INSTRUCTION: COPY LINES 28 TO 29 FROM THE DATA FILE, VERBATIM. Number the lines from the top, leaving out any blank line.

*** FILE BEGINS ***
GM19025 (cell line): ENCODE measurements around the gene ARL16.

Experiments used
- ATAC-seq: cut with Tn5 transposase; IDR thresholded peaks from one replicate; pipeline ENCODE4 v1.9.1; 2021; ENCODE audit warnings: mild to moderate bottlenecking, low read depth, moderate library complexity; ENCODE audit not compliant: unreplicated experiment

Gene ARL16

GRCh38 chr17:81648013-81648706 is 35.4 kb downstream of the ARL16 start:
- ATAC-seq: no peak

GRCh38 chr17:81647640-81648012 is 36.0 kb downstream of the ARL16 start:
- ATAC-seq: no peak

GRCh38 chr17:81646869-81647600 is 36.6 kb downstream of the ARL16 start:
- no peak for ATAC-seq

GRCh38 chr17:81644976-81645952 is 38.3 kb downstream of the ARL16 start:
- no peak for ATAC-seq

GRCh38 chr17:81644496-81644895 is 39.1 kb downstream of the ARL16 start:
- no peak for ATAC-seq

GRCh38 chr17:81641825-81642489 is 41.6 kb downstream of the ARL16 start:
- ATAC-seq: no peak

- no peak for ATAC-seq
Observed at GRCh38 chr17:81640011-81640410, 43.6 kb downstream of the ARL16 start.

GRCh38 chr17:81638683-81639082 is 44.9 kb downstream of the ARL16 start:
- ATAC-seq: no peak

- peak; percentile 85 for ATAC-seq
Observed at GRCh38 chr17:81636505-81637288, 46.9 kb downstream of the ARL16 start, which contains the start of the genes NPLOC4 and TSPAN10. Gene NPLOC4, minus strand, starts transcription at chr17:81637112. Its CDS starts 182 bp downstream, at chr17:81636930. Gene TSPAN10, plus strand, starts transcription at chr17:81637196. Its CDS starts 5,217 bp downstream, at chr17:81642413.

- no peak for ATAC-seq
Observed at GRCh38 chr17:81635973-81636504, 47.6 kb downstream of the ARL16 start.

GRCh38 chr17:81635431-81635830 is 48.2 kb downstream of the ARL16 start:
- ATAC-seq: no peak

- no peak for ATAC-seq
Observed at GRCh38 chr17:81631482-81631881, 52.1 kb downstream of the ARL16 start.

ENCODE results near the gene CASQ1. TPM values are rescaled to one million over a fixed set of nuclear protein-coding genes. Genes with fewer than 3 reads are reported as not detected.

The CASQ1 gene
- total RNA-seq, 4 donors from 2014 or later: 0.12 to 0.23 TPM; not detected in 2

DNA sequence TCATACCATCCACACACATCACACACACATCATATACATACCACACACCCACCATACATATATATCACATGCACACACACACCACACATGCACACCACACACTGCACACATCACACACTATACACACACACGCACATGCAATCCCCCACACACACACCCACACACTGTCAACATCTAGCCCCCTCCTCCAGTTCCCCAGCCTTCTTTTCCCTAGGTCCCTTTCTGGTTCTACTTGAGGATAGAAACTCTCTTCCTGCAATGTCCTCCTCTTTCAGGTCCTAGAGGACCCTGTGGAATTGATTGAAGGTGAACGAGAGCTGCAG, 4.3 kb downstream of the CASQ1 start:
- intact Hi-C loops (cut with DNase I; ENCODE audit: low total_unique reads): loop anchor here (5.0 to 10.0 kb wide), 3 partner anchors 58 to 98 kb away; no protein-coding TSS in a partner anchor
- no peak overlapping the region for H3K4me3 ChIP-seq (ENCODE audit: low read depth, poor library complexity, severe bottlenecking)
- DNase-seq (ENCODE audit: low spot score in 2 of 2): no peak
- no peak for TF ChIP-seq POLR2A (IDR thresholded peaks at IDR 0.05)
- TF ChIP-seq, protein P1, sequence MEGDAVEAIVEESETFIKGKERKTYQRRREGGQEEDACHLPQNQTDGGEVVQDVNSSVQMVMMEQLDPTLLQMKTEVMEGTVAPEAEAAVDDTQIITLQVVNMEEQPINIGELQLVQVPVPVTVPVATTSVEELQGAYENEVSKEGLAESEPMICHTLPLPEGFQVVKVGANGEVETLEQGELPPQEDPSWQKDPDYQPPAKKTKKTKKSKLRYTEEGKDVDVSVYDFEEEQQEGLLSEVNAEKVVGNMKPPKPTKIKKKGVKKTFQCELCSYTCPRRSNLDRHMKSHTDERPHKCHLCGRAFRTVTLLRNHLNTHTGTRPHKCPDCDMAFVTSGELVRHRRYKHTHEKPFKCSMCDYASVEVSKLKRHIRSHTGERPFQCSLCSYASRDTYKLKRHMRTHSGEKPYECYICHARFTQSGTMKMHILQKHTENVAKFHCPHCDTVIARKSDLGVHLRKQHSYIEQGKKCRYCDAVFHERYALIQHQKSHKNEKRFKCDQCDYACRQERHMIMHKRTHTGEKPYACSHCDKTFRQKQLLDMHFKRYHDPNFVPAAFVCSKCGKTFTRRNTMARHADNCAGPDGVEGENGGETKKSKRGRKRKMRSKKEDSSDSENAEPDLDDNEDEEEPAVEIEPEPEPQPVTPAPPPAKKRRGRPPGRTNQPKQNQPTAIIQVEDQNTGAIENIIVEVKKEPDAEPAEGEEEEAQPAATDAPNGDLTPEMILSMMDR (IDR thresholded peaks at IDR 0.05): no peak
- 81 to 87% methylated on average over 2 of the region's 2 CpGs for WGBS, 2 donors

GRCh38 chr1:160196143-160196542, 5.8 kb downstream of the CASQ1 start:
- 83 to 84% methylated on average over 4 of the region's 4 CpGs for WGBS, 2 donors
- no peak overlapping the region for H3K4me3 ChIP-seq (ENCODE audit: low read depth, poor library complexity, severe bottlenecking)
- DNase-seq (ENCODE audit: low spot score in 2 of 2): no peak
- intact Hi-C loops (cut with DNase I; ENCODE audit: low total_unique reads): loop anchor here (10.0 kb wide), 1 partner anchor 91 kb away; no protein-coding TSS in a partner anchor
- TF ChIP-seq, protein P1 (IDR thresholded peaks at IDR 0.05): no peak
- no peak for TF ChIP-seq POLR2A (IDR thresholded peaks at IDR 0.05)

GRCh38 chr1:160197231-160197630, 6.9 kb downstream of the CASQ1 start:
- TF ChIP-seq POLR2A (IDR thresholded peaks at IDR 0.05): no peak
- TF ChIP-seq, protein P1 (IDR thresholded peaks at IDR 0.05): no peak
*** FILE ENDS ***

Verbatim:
Observed at GRCh38 chr17:81631482-81631881, 52.1 kb downstream of the ARL16 start.

ENCODE results near the gene CASQ1. TPM values are rescaled to one million over a fixed set of nuclear protein-coding genes. Genes with fewer than 3 reads are reported as not detected.